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Versions

English Standard Version

The English Standard Version is a literal translation of the Bible, firmly rooted in the tradition of Tyndale and King James but without archaic language. Published at the beginning of the 21st century, it is extremely close to the Revised Standard Version and is well suited to public reading and memorisation.

King James Version

The world's most widely known Bible translation, using early seventeenth-century English. Its powerful, majestic style has made it a literary classic, with many of its phrases and expressions embedded in our language. Earlier generations were 'brought up' with this translation and learnt many of its verses by heart.

New American Standard Bible

A literal translation from the original texts, well suited to study because of its accurate rendering of the source texts. It follows the style of the King James Version but uses modern English for words that have fallen out of use or changed their meanings. It uses capital letters for pronouns relating to divinity, eg 'there He sat down with His disciples'.

New English Bible

The New English Bible was a translation undertaken by the major Protestant churches of the British Isles. Scholars translated from the best Hebrew and Greek texts, aiming to present the full meaning of the original in clear and natural modern English. The translation was published jointly by the University Presses of Cambridge and Oxford.

New International Version

The NIV watchword is ‘balance’. The most widely used of any modern Bible version, the NIV marries meaning-for-meaning principles with word-for-word renderings. It is an all-round translation, suitable for a wide range of purposes, and has proven especially popular amongst evangelicals. Its straightforward, contemporary language is both clear and dignified in style.

New King James Version

The New King James Version was first published in 1982 and is a modernisation of the King James Version of 1611, using the same underlying Greek text for the New Testament. It preserves the KJV's dignified style and its word and phrase order but replaces some words and expressions that may be no longer easily understood. The translators sought 'to preserve the original intended purity of the King James Version in its communication of God's Word to man.'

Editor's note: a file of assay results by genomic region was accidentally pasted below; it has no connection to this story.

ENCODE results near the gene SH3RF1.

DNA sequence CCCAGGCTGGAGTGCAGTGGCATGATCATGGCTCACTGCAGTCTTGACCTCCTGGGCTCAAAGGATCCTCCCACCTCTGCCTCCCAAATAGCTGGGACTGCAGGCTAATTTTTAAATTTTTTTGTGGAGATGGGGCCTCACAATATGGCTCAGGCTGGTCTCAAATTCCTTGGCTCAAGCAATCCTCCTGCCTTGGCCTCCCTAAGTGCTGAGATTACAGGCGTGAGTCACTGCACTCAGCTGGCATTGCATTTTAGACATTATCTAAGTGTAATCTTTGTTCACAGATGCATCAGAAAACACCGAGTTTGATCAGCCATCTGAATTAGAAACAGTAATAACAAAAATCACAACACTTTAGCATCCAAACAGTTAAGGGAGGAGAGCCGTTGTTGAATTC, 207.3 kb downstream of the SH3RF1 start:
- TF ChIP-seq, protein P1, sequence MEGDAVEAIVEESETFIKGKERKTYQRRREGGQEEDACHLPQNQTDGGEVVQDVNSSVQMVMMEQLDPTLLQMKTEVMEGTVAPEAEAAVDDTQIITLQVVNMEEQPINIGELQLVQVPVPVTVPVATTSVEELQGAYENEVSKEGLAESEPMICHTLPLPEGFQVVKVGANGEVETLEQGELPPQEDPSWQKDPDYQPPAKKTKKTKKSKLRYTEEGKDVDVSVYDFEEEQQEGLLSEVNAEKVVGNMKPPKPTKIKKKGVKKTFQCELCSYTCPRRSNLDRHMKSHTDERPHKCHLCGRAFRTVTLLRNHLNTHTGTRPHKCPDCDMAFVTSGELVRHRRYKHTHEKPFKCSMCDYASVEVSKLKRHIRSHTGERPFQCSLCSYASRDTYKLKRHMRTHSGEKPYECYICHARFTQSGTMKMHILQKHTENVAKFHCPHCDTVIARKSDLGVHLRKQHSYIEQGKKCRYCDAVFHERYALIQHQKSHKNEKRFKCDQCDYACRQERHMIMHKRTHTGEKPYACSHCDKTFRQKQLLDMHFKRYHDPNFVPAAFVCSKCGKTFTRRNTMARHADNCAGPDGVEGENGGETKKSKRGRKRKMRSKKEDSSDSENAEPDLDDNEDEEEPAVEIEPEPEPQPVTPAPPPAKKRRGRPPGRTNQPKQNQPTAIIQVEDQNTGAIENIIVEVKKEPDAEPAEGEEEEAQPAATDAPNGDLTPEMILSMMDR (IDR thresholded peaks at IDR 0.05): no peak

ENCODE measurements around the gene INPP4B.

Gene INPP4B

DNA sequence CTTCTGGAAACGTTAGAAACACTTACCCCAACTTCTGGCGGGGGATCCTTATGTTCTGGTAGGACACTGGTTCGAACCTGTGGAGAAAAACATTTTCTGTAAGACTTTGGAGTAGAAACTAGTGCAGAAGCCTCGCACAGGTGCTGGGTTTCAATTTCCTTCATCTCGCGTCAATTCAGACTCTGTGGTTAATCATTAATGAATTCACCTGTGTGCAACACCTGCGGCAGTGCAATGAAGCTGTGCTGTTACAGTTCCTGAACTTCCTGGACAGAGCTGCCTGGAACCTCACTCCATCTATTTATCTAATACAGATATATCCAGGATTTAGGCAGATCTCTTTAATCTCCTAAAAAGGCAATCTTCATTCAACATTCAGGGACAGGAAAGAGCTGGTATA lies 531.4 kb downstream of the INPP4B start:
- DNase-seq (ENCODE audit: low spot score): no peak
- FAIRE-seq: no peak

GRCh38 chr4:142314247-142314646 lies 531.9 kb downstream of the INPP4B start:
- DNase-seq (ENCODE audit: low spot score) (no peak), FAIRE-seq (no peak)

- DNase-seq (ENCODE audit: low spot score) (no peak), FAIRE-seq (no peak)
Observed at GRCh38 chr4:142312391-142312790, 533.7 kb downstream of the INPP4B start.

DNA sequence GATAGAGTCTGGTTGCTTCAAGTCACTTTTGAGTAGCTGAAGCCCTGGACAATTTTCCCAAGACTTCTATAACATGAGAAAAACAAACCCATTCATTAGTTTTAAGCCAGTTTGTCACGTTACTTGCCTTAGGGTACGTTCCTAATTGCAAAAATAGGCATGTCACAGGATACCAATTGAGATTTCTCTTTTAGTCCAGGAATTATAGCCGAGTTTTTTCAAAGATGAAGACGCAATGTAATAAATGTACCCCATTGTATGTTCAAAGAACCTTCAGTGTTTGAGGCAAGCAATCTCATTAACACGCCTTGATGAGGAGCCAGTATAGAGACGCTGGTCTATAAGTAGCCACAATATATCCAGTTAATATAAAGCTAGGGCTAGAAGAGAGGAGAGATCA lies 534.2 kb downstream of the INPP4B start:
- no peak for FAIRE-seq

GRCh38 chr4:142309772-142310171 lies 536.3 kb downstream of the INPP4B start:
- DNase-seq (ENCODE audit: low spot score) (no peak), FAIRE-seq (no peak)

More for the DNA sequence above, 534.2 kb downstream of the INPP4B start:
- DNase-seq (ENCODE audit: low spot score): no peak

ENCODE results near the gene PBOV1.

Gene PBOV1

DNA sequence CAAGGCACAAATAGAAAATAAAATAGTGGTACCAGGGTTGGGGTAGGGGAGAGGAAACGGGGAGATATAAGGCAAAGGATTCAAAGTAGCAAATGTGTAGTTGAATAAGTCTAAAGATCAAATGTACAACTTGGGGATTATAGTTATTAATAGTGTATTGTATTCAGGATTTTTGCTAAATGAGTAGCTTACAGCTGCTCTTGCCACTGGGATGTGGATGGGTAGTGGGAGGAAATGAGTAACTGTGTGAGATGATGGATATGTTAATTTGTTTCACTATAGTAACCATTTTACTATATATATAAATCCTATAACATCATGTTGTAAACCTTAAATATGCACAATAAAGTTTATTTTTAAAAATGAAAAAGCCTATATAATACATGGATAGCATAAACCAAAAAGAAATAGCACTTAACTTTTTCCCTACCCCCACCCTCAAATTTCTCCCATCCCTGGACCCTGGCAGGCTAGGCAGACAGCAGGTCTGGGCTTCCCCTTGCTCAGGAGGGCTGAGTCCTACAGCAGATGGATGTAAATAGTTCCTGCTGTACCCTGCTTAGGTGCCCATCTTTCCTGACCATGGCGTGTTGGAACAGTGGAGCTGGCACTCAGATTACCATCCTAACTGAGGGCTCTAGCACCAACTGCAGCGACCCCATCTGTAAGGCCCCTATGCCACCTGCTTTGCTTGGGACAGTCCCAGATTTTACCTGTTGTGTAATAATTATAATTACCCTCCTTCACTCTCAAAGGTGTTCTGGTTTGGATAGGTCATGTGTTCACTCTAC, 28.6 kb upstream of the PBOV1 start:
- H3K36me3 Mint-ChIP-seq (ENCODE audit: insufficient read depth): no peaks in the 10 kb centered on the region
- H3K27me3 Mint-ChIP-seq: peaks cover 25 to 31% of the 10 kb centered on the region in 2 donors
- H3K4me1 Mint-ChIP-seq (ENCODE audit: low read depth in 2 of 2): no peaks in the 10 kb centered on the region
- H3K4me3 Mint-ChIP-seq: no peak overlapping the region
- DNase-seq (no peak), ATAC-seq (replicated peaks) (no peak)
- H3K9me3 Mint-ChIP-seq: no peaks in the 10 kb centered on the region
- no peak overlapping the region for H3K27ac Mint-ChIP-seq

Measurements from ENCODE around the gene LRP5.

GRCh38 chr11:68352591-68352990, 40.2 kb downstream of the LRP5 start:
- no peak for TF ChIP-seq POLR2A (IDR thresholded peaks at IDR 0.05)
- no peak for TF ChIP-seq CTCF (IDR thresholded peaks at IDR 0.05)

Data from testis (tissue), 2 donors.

New Living Translation

The New Living Translation was translated from the ancient texts by 90 leading Bible scholars. It employs clear and natural English. It often makes implicit information explicit (e.g. 'disreputable sinners and corrupt tax collectors'.) The NLT's motto is 'the Truth made clear'.

New Revised Standard Version

The NRSV is a thorough revision of the original RSV by an ecumenical team of scholars. It is growing in popularity, particularly in churches, schools and academia. The translators made full use of contemporary biblical manuscripts, resulting in a clearer understanding of many obscure passages. It uses gender-inclusive language (making it clear where the original texts include both males and females).

The Revised English Bible

The REB updates the New English Bible, retaining the latter’s elegant literary style, but removing its archaisms. The REB employs a modest amount of inclusive language and is good for public reading. Like the NEB before it, the REB is a British translation, sponsored by all the main Christian denominations.

Tyndale

William Tyndale’s seminal contribution to the development of the Bible in English is universally recognised. Translating directly from the Hebrew and Greek scriptures, he produced a text of enduring quality that underpinned Bible translations in English from the sixteenth century to the present day

Revised Version

The Revised Version was produced in the nineteenth century by British and American scholars, benefiting from the discovery of some early and important manuscripts which threw new light on many aspects of biblical scholarship. It was the first real revision of the KJV and the basis for the American Standard Version of 1901.

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